It's no longer enough to build nests and bring worms -- not in the era of raised expectations. The bar is set sky-high. We need Ph.D.'s in scheduling, dating, Facebook, lacrosse, nutrition. Add the onus of guilt, and it's a miracle we survive. But confession is good for the soul. Bear with me. To begin with...
I brought donuts for soccer snack.
Why do kids even need a snack after soccer? Playing a game is supposed to be its own reward. You don't see professional sports teams racing to the sidelines after a hard-fought contest and grabbing orange segments and health food bars. If anything, the boys and girls should snack before the game -- for energy. Drink some water after. Get pats on the back. Go home.
I blame soccer snack on the wily marketers who stock shelves with 12-packs of Gritz, Nutter-butters, Ritz Cheese-its, all within drooling distance of the register. They've conditioned us to think in bite-sized portions and to dole out snacks for any occasion. Take a snack for the car ride. Take one for the test prep. Have a snack after school.
My parents warned me, "Don't spoil your appetite." When I say that, my kids look at me like I'm insane. If they're hungry, shouldn't they eat?
I've sunk even further. Better parents than I pack their children's school lunch box with pita sandwiches filled with sprouts and cucumbers and organic no-fat cheese. I tried this route -- only to find a soggy untouched mess when I unzipped their lunch box the morning after. So I folded. I slapped together a PB&J. I smeared cream cheese on raisin bread. The battle lost, I added a six-pack of tiny Oreos and packets of goldfish.
It was one thing to sneak these horrors into their private lunch box -- quite another to suffer public calumny on the soccer sidelines. And so early one crisp October morning, while the boys were looking for their cleats, my wife and I sliced cut-up apples and apportioned raisins in baggies. It was a heart-wrenching sight then to witness their excited post-game faces, streaked with sweat and dirt, collapse in disappointment when we opened the cooler. Even the coach peered in, puzzled. I watched the flustered parents march their dejected boys toward the car with a reassuring, "Don't worry, we'll stop for pizza on the way home."
The next time we compromised -- loading the cooler with chocolate chip granola bars (cookies or health food? We ignored this fine line). Our third season we were in full retreat. But how pleased we were to see them bolt for the sidelines in their grass-stained shorts, their grubby hands cramming powdered sugar donut holes into happy mouths all dusted in white!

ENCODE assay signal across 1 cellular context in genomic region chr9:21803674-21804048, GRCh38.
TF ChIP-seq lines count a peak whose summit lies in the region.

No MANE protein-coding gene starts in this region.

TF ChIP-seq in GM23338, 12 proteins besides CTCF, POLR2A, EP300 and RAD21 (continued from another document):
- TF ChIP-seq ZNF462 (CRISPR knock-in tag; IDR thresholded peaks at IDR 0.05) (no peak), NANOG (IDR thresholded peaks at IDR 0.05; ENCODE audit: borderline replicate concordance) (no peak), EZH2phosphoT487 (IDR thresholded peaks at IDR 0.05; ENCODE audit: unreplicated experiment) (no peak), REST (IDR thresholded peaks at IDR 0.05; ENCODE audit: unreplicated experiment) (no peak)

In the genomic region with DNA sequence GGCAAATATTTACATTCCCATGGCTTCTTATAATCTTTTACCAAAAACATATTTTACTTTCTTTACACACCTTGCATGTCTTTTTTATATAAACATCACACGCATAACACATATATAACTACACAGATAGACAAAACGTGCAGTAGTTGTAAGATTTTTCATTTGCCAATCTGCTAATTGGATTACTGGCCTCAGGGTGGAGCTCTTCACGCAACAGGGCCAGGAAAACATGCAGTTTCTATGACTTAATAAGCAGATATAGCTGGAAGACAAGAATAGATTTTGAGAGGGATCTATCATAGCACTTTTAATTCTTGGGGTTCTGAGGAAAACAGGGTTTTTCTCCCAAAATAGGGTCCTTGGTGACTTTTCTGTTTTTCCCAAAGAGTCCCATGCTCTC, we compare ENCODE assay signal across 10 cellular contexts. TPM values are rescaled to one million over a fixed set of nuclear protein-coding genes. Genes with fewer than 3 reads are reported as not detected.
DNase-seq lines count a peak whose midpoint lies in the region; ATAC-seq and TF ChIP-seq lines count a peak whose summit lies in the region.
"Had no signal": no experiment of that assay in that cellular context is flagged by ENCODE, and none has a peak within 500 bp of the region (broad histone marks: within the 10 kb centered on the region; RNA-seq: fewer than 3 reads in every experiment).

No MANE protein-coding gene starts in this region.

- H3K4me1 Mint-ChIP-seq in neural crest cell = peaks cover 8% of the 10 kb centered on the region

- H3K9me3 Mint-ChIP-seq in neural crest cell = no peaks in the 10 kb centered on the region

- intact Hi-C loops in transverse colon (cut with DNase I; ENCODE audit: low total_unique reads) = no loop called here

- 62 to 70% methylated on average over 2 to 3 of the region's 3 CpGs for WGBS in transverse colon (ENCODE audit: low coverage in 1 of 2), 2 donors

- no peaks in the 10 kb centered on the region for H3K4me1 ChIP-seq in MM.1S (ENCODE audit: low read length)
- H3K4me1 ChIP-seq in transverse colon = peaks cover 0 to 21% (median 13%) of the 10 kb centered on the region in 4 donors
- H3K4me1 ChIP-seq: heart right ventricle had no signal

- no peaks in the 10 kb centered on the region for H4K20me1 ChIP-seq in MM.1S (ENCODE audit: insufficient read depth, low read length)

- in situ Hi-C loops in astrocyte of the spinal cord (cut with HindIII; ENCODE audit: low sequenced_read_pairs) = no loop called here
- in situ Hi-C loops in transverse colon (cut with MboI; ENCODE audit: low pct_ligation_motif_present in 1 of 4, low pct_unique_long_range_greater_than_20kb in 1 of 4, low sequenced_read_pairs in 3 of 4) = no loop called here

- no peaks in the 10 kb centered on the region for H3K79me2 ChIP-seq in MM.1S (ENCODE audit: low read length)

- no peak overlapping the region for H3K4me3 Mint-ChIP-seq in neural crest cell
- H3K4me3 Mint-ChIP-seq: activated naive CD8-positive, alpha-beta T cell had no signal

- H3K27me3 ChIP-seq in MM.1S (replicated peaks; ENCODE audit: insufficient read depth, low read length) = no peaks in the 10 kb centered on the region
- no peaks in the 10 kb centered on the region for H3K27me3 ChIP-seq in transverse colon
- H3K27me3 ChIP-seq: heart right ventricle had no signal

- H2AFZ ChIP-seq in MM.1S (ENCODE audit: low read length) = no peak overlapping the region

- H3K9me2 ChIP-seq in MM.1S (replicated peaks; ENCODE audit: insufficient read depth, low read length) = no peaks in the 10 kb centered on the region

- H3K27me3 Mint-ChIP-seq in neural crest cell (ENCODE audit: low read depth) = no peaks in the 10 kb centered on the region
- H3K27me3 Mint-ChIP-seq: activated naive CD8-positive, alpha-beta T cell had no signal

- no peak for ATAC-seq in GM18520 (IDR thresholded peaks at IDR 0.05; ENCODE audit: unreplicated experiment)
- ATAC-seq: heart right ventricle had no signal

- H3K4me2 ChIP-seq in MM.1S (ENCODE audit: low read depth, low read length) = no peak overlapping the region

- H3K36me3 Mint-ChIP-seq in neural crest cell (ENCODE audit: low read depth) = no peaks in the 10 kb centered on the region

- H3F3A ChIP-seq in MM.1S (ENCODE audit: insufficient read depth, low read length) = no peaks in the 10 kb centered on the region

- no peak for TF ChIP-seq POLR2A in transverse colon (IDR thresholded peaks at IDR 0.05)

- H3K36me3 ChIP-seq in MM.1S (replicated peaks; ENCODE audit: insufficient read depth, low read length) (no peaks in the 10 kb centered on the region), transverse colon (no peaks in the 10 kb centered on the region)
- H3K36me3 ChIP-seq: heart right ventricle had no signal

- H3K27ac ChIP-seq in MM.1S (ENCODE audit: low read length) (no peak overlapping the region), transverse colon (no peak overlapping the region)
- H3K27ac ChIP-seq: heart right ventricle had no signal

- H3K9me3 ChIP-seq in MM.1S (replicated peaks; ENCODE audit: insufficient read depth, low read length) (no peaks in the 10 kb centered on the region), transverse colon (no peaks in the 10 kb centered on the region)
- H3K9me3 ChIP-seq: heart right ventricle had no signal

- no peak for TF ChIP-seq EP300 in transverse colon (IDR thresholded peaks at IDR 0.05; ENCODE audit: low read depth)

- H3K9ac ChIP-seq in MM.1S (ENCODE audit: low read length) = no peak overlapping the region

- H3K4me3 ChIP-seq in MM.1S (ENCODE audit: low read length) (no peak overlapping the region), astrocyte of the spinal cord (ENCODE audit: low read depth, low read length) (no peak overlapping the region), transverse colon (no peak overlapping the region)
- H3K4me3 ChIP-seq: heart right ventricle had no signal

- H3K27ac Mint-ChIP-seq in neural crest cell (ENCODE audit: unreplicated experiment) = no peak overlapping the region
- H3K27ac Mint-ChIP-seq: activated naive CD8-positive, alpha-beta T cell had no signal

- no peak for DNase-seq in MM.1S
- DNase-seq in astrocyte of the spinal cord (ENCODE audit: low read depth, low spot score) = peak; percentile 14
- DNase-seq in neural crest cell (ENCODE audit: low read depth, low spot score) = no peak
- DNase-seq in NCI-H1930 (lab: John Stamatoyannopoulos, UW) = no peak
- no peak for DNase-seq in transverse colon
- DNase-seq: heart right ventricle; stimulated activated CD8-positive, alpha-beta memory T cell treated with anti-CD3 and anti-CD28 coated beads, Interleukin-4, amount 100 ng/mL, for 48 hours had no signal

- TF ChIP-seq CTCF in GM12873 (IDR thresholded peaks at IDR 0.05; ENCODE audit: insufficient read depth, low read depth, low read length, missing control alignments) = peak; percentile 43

Caving in on soccer snack mirrored other nutritional lapses. When the boys were small, our pediatrician advised us about their meals: "Just make sure the food is balanced and looks attractive on the plate."
I did as he suggested. I arranged artful plays of color and texture. I served Sloppy Joe's (brown) with rice (white) and beans (green). I laid out arcs of cut red tomatoes next to sauteed chicken breasts and added pools of apple sauce. We rented Fast Food Nation and one of my sons was so appalled he swore off McDonald's and became a Subway convert.
We were home free.
That was before I started reading the annual food-pyramid updates from the FDA. Every year, there were new dire warnings -- and new "suggested" servings. To comply with the vegetable portion, my boys would have to get up at dawn and eat green beans nonstop until dusk. There wasn't enough fruit in Florida to satisfy the citrus czars. What fiends had devised this guilt-inducing polyhedron?
On closer examination, I noticed peas were included under starch; the six required portions of vegetables included a hamburger topping of onions. Taking their lead, I ticked off a margarita frozen pizza under "fruits" -- for the tomato -- and peanut butter swirl ice cream went into the "nuts" group. I defended Goldfish as "dairy" (cheddar cheese).
But who was I kidding? To find out, I got hold of Connie Martz, founder of 24 Carrot Press and a kids' nutrition expert.
"Only three percent of Americans actually follow the FDA's 2005 food pyramid," she told me, "and those that do are probably dieticians. When the fruits and vegetable were five servings, only 20 percent complied. Now it's 9-13 servings. So you can imagine."
I didn't have to imagine. I was there. I liked her even more when she described her childhood on a Nebraska farm -- "The good old days that weren't"-- eating buttery pastries her grandmother baked and drinking whole milk from the cows.
But soon our camaraderie went south. "Kids eat what they see," she said, and described what greeted them inside the Martz refrigerator door. It was not, needless to say, what my kids faced. She talked about brown rice and whole grain bread and lots of yogurt. She told me about her 17-year son, 6'5", a lineman being eyed by the NFL. I asked what her bruiser ate after practice, and several minutes later, she added, sheepishly, "and donuts, if I'm not around."
I told her I sympathized. Nobody was perfect.
This is the first in a series, Confessions of a Failed Parent, by Jonathan Black.
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